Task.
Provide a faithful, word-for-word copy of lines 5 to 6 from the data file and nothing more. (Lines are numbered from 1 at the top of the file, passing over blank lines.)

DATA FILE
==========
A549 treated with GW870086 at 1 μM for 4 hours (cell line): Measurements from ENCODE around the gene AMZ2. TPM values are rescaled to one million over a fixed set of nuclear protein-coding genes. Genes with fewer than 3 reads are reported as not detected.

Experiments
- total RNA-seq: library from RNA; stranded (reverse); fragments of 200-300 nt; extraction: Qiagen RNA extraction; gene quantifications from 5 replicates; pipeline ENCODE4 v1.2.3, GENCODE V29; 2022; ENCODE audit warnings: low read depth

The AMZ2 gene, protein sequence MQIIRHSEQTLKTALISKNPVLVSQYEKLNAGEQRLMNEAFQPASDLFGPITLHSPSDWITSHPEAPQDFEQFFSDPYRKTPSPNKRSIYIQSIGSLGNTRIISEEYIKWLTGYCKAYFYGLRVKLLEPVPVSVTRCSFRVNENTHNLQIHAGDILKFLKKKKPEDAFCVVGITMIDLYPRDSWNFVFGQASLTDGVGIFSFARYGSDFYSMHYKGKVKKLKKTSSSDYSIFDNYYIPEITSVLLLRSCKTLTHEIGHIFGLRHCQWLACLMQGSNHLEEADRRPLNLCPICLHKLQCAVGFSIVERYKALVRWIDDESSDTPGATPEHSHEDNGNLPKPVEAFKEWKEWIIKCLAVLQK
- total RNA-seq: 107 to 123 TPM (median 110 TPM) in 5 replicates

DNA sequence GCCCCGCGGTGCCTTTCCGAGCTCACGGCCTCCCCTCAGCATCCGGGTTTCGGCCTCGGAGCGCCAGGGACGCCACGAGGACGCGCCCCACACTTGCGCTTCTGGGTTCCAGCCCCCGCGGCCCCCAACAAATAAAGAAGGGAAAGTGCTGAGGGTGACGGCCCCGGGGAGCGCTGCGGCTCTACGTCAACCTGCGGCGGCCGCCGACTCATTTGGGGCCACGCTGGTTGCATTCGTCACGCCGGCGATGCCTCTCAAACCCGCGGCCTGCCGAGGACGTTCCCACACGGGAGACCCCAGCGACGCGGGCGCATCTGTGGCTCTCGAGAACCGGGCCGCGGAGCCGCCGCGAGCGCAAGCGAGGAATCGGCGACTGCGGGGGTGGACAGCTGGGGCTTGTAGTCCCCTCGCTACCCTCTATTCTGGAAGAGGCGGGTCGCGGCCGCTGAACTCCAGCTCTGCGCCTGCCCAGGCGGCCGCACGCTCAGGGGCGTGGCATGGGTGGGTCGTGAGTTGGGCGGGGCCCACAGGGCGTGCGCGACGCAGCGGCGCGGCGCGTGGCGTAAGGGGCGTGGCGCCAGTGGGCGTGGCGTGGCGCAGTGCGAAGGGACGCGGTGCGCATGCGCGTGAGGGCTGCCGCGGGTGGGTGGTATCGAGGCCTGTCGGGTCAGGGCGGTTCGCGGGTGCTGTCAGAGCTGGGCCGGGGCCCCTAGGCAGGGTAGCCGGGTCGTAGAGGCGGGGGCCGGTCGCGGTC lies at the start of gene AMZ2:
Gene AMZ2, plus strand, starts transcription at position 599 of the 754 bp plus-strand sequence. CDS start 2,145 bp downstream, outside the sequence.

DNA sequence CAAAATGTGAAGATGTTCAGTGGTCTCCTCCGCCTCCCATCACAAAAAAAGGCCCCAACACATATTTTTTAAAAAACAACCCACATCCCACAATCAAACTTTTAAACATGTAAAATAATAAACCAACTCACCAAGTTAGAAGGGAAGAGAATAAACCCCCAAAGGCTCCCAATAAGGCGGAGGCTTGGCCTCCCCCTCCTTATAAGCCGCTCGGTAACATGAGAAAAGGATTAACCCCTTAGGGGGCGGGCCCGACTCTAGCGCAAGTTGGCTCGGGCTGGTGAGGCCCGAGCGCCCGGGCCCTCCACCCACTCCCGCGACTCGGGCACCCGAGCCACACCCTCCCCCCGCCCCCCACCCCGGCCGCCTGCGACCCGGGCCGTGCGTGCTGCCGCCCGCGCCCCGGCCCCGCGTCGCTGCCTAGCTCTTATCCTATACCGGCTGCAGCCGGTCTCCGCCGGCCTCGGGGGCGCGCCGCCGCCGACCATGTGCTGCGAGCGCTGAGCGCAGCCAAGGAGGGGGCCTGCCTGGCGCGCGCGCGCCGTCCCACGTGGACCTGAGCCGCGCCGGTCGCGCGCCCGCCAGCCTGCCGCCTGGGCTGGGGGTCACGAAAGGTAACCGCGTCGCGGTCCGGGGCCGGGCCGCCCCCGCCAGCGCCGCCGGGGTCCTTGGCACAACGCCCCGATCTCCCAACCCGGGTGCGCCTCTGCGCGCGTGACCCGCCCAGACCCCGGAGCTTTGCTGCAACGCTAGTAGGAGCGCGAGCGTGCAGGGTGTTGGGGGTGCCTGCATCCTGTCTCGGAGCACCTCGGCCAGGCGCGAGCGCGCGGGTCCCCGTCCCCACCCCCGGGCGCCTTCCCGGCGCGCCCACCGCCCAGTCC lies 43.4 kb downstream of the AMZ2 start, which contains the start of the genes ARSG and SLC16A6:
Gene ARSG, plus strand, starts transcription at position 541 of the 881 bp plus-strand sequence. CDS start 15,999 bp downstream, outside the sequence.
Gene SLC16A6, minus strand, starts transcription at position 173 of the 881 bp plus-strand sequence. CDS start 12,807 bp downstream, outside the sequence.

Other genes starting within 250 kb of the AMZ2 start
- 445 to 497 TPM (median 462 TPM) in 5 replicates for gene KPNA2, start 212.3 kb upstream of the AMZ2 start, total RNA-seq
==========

- total RNA-seq: 107 to 123 TPM (median 110 TPM) in 5 replicates

DNA sequence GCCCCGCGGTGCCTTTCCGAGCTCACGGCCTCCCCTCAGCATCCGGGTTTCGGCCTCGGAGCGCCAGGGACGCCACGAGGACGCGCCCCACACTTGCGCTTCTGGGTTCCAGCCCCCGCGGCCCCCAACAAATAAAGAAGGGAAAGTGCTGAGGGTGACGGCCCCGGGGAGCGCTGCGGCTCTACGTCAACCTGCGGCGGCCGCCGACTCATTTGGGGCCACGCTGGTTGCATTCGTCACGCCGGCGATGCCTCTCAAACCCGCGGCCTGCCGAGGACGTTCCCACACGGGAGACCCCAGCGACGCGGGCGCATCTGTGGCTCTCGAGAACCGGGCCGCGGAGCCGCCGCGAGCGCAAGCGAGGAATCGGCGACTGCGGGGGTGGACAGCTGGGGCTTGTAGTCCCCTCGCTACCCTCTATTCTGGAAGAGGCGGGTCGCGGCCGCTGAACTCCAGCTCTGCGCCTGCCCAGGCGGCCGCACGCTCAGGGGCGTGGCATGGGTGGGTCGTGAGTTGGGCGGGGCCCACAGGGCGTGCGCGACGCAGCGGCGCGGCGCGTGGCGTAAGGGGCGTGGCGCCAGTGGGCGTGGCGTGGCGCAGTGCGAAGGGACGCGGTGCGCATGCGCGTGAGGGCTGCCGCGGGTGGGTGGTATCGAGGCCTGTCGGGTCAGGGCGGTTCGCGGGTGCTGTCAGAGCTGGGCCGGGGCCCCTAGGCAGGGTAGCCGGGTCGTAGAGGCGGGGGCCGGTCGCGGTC lies at the start of gene AMZ2: